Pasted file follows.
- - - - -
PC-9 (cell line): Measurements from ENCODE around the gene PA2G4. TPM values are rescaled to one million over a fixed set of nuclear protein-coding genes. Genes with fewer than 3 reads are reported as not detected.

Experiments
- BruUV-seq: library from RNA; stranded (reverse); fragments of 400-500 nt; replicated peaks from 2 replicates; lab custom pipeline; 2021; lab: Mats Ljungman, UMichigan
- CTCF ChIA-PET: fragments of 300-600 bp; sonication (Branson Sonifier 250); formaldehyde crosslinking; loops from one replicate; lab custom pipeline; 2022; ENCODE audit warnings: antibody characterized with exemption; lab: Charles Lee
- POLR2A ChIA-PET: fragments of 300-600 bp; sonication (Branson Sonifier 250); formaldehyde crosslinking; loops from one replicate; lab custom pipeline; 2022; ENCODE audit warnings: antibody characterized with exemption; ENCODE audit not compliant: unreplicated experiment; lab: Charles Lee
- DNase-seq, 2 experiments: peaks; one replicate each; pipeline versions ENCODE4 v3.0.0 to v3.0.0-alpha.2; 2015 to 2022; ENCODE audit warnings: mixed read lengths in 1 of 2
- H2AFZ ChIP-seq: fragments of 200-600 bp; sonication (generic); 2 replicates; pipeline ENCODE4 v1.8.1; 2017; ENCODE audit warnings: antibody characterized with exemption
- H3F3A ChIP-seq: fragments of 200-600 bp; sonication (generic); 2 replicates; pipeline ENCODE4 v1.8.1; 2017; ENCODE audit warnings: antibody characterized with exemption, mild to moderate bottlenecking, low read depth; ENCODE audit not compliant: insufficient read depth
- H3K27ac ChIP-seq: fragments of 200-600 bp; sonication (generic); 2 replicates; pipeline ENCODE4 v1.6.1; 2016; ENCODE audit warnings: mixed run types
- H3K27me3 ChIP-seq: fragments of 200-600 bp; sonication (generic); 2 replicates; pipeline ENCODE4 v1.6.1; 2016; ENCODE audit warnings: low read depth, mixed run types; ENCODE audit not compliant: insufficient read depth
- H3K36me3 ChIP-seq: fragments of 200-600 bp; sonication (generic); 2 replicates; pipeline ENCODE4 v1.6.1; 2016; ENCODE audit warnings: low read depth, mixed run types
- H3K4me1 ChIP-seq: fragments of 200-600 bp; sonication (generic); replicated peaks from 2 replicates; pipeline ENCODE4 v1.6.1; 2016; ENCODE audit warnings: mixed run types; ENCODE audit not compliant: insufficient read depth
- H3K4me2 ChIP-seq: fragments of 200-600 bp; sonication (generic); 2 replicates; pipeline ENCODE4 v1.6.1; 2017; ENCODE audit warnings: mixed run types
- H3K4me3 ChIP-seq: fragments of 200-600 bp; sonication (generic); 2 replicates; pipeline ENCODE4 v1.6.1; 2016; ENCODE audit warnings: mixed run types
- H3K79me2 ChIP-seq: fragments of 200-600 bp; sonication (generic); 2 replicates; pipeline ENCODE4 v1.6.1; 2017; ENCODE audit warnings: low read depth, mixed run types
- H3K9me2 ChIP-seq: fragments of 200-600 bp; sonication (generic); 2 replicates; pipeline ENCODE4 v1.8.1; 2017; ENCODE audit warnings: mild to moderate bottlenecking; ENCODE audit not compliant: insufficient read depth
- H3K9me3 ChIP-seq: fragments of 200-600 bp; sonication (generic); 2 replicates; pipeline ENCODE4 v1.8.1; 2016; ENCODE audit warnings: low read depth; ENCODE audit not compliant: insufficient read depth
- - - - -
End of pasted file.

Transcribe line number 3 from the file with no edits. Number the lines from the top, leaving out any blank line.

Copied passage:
- BruUV-seq: library from RNA; stranded (reverse); fragments of 400-500 nt; replicated peaks from 2 replicates; lab custom pipeline; 2021; lab: Mats Ljungman, UMichigan